Second Chances

Franklin Gothic Medium –
 
Acts 11:19-30, “19Now those who had been scattered by the persecution in connection with Stephen traveled as far as Phoenicia, Cyprus and Antioch, telling the message only to Jews. 20Some of them, however, men from Cyprus and Cyrene, went to Antioch and began to speak to Greeks also, telling them the good news about the Lord Jesus. 21The Lord’s hand was with them, and a great number of people believed and turned to the Lord.
 22News of this reached the ears of the church at Jerusalem, and they sent Barnabas to Antioch. 23When he arrived and saw the evidence of the grace of God, he was glad and encouraged them all to remain true to the Lord with all their hearts. 24He was a good man, full of the Holy Spirit and faith, and a great number of people were brought to the Lord.
 
 25Then Barnabas went to Tarsus to look for Saul, 26and when he found him, he brought him to Antioch. So for a whole year Barnabas and Saul met with the church and taught great numbers of people. The disciples were called Christians first at Antioch.
 
 27During this time some prophets came down from Jerusalem to Antioch. 28One of them, named Agabus, stood up and through the Spirit predicted that a severe famine would spread over the entire Roman world. (This happened during the reign of Claudius.) 29The disciples, each according to his ability, decided to provide help for the brothers living in Judea. 30This they did, sending their gift to the elders by Barnabas and Saul.”
 
Good old Barnabas. Sometimes I think with all the focus on the Apostles, Paul, and Timothy, we miss out on what Barnabas’ contribution was to the early church. His name was really Joseph, but the apostles called him Son of Encouragement. When we meet him in Acts 4, the last few verses tell us that he sold a field he owned and gave the money – all of it – to the apostles. Then Barnabas stood up for Saul when he – as a new believer – met the apostles for the first time. Barnabas sticks by Saul’s side as becomes the great Paul that books are written about.
 
Eventually, somebody came through those church doors in Antioch and laid down his opinion that all Christians ought to be circumcised. There was only one thing to do, take the matter before the council. So Barnabas and Paul did just that. It’s easy to imagine Barnabas doing all the talking, after all, he did give a sizeable donation to the church not too long ago. Soon the matter was settled, no circumcision required. They took that message back to Antioch along with a couple of brothers. Then one day Paul decided to go back and see how the people were doing that they had met along the way. Paul and Barnabas couldn’t get along on who was to go with them, so the two parted company.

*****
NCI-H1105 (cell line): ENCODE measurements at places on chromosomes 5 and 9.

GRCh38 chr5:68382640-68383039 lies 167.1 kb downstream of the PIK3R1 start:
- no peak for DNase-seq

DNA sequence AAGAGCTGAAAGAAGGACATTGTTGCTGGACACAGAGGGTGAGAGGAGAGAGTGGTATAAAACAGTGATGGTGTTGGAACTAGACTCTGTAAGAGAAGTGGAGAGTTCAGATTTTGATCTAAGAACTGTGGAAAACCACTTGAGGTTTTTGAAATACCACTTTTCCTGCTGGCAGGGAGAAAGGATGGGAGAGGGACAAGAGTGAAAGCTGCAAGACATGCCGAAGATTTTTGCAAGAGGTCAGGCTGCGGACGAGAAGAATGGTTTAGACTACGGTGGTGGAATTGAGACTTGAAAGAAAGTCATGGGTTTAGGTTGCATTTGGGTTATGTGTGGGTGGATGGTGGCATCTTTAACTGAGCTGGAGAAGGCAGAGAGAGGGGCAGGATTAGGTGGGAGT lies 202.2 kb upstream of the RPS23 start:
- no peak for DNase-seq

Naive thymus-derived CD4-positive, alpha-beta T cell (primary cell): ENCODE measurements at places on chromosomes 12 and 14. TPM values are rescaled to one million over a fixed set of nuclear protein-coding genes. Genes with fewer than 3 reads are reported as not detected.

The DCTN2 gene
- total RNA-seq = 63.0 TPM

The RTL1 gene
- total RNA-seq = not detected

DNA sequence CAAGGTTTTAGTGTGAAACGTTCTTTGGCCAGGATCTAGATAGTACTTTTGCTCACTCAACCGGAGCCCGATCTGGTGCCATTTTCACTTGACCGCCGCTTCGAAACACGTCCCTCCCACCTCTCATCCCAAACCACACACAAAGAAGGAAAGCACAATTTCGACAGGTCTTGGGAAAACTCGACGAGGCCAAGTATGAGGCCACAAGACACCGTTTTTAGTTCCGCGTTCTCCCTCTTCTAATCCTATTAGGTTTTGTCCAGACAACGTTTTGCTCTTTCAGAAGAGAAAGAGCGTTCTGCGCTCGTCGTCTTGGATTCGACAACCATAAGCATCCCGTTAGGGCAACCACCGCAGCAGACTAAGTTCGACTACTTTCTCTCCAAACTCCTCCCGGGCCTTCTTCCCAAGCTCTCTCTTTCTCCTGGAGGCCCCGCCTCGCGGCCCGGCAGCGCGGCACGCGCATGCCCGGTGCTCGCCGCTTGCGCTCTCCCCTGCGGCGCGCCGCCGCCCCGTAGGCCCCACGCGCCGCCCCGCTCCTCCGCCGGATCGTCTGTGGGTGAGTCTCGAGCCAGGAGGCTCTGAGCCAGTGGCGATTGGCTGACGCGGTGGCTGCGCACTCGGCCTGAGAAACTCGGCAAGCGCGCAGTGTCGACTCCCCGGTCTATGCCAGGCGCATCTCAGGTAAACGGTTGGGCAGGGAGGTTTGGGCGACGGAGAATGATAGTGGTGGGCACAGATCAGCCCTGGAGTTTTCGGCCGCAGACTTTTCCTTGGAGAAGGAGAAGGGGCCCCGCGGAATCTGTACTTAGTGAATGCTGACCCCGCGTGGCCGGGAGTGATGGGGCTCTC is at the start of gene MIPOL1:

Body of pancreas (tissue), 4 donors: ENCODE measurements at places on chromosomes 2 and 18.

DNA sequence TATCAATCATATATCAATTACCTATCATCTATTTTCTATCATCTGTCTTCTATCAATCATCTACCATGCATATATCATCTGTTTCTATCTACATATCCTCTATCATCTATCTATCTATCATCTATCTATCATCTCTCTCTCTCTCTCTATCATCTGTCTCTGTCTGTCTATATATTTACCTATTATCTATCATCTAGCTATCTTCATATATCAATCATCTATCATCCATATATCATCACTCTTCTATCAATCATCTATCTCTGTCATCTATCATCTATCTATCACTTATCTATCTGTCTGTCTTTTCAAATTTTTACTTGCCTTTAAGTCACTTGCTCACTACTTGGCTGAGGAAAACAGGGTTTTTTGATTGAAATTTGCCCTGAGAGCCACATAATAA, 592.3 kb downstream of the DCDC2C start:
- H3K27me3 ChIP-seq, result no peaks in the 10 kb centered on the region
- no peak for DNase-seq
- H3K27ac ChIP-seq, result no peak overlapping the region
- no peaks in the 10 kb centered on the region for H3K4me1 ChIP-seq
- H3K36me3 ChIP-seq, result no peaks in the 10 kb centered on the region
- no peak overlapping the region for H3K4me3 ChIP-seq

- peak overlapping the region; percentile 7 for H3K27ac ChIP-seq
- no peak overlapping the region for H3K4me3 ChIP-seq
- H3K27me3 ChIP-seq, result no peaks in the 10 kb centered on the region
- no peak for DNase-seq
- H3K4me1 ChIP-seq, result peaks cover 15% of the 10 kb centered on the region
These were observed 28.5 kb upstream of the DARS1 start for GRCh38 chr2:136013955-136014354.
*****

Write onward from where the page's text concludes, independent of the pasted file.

The Bible doesn’t tell us much about what happened afterward, only that the person in said argument was John/Mark who had abandoned Paul earlier when the going got rough. He was also Barnabas’ cousin, which explains the second chance from from Barnabas. The last mention was a certain dinner party where Barnabas and a couple of Apostles acted hypocritacally against a group of gentiles there. Paul set him straight.
 
Outside of the Bible, it is said that Barnabas was caught preaching and subjected to all sorts of tortures before he was martyred. His cousin John/Mark put his body in a cave and piled up stones its entrance.
 
You know what I take out of Barnabas’ whole story? He did alot by Paul’s side, but when he couldn’t resolve his argument he missed out on the oppurtunity to live up to his name. Timothy whose name means ‘honoring God’ became like a son to Paul in the faith. You see, I too have a cousin who is nothing but trouble (actually, I’m pretty sure that quite a few of my cousins are troublemakers). He’s burnt through his second chance, used up his third, thrown away his fourth, and has worn our patience thin in the process. Bringing him along a mission trip is asking for trouble. Then again, I find it lacking of Paul who got the biggest second chance ever to fail to give one to an immature brother. What’s your take?

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...Anyway, that's just how I feel about it ... What do you think?

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